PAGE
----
& World Report (06/09/16) Brodwin, David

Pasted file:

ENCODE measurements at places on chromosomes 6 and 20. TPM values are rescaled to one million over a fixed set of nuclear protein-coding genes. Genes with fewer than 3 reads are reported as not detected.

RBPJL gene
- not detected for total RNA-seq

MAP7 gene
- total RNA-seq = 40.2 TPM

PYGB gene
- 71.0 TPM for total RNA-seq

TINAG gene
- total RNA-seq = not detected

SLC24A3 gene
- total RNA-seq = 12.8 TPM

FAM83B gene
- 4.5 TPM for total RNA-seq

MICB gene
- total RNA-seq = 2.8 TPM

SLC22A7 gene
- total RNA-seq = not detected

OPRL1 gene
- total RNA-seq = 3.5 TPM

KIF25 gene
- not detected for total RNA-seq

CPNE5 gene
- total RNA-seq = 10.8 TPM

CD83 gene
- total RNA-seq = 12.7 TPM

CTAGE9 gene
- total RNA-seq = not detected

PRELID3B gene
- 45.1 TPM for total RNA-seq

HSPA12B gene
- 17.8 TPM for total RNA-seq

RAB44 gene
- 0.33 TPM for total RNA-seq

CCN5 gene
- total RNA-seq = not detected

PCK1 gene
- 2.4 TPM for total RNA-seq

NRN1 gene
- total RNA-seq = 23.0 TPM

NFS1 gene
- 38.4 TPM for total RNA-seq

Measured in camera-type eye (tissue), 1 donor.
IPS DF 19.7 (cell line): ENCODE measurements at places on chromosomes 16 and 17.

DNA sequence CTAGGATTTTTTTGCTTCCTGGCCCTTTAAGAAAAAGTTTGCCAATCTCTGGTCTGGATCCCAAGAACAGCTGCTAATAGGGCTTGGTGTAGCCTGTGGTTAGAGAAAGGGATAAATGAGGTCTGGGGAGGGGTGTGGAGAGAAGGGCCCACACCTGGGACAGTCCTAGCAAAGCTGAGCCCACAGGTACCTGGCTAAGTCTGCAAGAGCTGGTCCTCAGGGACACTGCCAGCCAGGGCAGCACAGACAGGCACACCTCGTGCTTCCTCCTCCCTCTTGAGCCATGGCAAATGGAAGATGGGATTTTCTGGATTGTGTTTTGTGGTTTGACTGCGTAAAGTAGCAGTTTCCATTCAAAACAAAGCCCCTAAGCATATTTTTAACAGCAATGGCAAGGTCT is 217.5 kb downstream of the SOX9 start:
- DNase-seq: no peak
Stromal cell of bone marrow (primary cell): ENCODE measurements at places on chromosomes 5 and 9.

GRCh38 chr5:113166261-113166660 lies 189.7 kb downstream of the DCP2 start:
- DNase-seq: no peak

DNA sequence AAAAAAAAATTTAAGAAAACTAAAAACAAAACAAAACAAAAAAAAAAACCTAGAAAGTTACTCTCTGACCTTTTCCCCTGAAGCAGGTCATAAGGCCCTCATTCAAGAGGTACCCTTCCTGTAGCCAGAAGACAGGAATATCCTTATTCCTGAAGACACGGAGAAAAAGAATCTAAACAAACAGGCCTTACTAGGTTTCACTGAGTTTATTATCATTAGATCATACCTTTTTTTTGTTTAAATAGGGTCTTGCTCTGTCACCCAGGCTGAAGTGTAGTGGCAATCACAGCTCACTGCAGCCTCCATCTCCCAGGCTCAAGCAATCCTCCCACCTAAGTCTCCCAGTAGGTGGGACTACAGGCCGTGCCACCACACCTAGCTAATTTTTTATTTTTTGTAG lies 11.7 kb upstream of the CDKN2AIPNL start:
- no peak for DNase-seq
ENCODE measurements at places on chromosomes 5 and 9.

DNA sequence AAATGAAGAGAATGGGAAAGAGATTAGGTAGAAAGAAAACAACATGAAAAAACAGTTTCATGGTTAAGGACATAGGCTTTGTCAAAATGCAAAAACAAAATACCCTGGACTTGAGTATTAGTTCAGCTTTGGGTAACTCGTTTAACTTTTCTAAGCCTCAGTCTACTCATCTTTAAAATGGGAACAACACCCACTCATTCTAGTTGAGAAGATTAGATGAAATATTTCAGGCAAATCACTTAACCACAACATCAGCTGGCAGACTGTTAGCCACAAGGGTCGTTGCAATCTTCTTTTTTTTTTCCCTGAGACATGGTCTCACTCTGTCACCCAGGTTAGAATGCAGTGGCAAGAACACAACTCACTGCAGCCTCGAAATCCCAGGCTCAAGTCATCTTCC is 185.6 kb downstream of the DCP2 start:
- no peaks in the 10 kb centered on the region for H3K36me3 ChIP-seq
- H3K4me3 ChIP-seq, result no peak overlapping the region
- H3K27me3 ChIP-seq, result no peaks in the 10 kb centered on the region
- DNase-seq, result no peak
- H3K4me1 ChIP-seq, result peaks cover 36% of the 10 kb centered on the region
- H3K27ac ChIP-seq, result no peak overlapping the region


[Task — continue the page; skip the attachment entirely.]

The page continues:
The best carbon reduction strategy is likely boosting building efficiency so structures use less energy, according to a new report from the U.S. Green Building Council and the American Sustainable Business Council (ASBC). "Building improvements are probably the largest single opportunity for carbon reduction in our entire economy," writes American Sustainable Business Council co-founder David Brodwin. "A typical LEED-certified building uses about 25-percent less energy and belches out 25-percent less carbon dioxide than a comparable non-LEED building." Brodwin cites an ASBC analysis estimating nearly 150 million metric tons of carbon would be prevented from discharging into the air by 2025 if all new and retrofitted buildings were LEED-compliant. "By 2050, LEED-related savings could cover nearly 10 percent of the entire U.S. commitment," he notes. Brodwin also points to research from the Massachusetts Institute of Technology's Center for Real Estate about the cost of LEED construction compared to conventional construction. "Researchers found that green buildings really don't cost more to build than conventional buildings," he says. In addition, Brodwin notes because energy-efficient buildings offer major savings in energy and impose negligible additional building costs, they are appealing to developers and property owners.